Introduction, Portrait of an American Family, and associated singlesIntroduction
With Halloween coming up, I decided it would only be fitting to tackle controversial Industrial Metal
group Marilyn Manson
. Unfortunately, concert security had other ideas, so after a few weeks in the hospital, I decided it might be safer to review their music instead.
I suppose since they already have a trope page where you can read anything I'd have used to introduce them, I'll talk a little about why I'm doing this, beyond the fact that it's nearing Halloween and Marilyn Manson is allegedly spooky. This band were pretty much at the height of their popularity when I was fifteen and a would-be angsty alternative rocker, so of course I had Antichrist Superstar
, but I was fickle enough to neither investigate his first album nor buy any of the ones to come. So I'm both finding out whether I'd still like the material I do know of theirs and finding out what they've done in the many years since I lost track of them beyond the occasional hit single.
This will be my first music liveblog to get split off from Let Us Now Listen
, because there's just too much material to cover for it to clutter up that blog: eight studio albums, plus a live album, a Greatest Hits Album
, various singles and EPs, plus one or two things I'll probably relegate to "bonus review" material. All in all I'm going to be listening to about twelve hours of their music over the course of the next several weeks.
Oh, also, if the title seems inscrutable to you, I'm conflating a few incredibly spurious rumors about Marilyn Manson himself.
Portrait Of An American Family
This is a bit more deliberately campy than later work, though that's not necessarily a bad thing: There's something of a theme of referencing "children's" films and television that evoke What Do You Mean, It Wasn't Made on Drugs?
and Accidental Nightmare Fuel
- "Prelude (The Family Trip)" is a recreation of the infamous boat ride scene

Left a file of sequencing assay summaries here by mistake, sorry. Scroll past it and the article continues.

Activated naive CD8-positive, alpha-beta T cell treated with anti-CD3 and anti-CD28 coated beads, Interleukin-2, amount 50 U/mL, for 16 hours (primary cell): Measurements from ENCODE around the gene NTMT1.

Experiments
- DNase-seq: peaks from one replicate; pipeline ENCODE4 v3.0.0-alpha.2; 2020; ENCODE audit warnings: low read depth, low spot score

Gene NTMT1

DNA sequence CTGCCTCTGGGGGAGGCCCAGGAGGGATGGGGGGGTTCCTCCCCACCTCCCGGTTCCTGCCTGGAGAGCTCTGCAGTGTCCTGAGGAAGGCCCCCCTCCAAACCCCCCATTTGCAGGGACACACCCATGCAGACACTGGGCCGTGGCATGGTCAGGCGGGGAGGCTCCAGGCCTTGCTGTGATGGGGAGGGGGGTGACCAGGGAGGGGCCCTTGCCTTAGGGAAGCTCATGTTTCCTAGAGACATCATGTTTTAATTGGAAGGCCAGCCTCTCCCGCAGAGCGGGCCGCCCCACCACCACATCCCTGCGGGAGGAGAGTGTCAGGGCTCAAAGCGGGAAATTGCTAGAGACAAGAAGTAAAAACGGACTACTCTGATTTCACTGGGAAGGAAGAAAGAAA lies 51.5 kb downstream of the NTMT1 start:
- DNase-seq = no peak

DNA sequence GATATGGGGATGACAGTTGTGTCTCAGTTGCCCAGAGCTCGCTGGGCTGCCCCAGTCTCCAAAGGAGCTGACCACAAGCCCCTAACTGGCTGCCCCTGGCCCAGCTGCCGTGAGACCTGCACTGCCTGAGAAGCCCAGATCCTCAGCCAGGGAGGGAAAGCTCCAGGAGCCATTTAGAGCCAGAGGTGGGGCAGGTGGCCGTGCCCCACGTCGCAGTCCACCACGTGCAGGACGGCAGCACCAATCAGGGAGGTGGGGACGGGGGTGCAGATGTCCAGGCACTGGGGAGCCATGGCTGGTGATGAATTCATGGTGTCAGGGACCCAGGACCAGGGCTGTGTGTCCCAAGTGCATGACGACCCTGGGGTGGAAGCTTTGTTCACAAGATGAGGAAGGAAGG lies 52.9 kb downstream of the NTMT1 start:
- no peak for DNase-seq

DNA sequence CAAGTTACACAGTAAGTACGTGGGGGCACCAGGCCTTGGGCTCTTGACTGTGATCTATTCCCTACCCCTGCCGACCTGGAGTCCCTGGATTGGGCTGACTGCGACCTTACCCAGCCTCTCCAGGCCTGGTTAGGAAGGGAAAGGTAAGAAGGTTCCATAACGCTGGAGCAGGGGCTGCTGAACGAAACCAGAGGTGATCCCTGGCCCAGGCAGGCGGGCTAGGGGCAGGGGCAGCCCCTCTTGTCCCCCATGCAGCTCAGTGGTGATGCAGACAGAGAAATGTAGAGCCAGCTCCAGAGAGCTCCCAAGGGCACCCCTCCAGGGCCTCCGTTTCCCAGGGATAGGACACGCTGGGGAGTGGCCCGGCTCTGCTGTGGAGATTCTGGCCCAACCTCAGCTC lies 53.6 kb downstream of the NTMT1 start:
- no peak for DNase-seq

in Willy Wonka And The Chocolate Factory
, while "Dope Hat" of course features prominent samples from Lidsville
and "Organ Grinder" samples The Child Catcher from Chitty Chitty Bang Bang
. Word of God
is that this is part of a concept about how "as kids growing up, a lot of the things that we're presented with have deeper meanings than our parents would like us to see, like Willy Wonka and the Brothers Grimm". And these references, coupled by things like the horns and pitch-shifted vocal effects of "My Monkey" *
do help give the album a bit of a different feel from other industrial metal of the time.
This album is at it's best when there's some catchy riffs and/or big, almost arena-metal-esque choruses mixed in with the abrasive sludge: "Dope Hat" uses the same kind of "Rock And Roll Part Two, except undead" rhythm that would show up in "The Beautiful People" to great effect, while "Lunch Box" has a perversely catchy chorus and is also notable for having the most prominent bass-line. When these two elements are mixed together, the effect is pretty bracing, so it's not surprising their mainstream breakthrough would come a year or so later. Unfortunately, a few songs don't really have either - tracks like "Cyclops" just seem to trudge along with nothing to offer beyond cool production tricks. Still, for the most part it's a fairly good debut, and you might get more out of it than I did if you're much bigger on nineties industrial rock.
Lunchbox. Dope Hat, Dogma
Get Your Gunn
This EP features the album versions of the title track and "Misery Machine" (minus the Hidden Track